Feral horse hunt on Navajo Nation cancelled

President Russell Begaye oppposes horse hunting for population control; advocates for alternative management plan

Horses wait in a cement culvert along Highway 160 for a Navajo Nation agriculture horse trailer after a roundup near Kayenta. Submitted photo

Horses wait in a cement culvert along Highway 160 for a Navajo Nation agriculture horse trailer after a roundup near Kayenta. Submitted photo

WINDOW ROCK, Ariz. — The growing population of feral horses on the Navajo Nation is a problem that cannot be ignored, but it will not be resolved with a horse hunt, Navajo Nation President Russell Begaye said.

“We understand the concerns of the people,” Begaye said. “We know the issue of horses is an emotional one with strong feelings on all sides. My administration will not condone a horse hunt for controlling the overpopulation of feral horses. But, we do need to implement a management plan to preserve and protect Navajo land for future generations.”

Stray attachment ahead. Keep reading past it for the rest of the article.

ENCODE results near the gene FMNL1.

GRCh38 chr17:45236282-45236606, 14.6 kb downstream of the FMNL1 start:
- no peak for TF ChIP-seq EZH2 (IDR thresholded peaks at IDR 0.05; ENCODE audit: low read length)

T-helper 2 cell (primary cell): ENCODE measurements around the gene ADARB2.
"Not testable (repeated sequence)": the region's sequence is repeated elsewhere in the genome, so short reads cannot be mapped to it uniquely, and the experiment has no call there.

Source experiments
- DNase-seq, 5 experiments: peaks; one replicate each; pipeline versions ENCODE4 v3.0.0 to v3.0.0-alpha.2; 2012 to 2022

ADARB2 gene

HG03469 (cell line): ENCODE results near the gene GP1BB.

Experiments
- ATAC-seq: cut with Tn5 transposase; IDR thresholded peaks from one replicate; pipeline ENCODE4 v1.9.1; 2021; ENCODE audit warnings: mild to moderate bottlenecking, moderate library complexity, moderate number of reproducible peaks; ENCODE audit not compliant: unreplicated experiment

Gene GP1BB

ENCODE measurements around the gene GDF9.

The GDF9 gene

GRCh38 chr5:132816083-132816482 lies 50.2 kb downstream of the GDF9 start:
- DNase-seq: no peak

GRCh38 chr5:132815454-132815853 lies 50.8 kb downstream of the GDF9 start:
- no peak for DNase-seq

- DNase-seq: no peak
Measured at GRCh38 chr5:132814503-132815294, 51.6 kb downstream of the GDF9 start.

The president’s statement comes on the heels of a 2018 Horse Hunt Proclamation issued last week by the Navajo Department of Fish and Wildlife. That proclamation has been rescinded and the hunt has been canceled. Fish and Wildlife will pursue alternate methods of feral horse management.

According to a 2016 study conducted by Fish and Wildlife, there are as many as 50,000 feral horses on the Navajo Nation, with heavy populations in remote locations and winter range areas like the Carrizo Mountains. One horse consumes approximately 32 pounds of forage and 10 gallons of water per day. The Navajo ecosystem cannot support the number of feral horses that exist.

“The numbers are extreme when considering the amount of overgrazing that currently exists and the negative impact it has on the livestock and wildlife in the various ecosystems on the Nation,” said Vice President Jonathan Nez.

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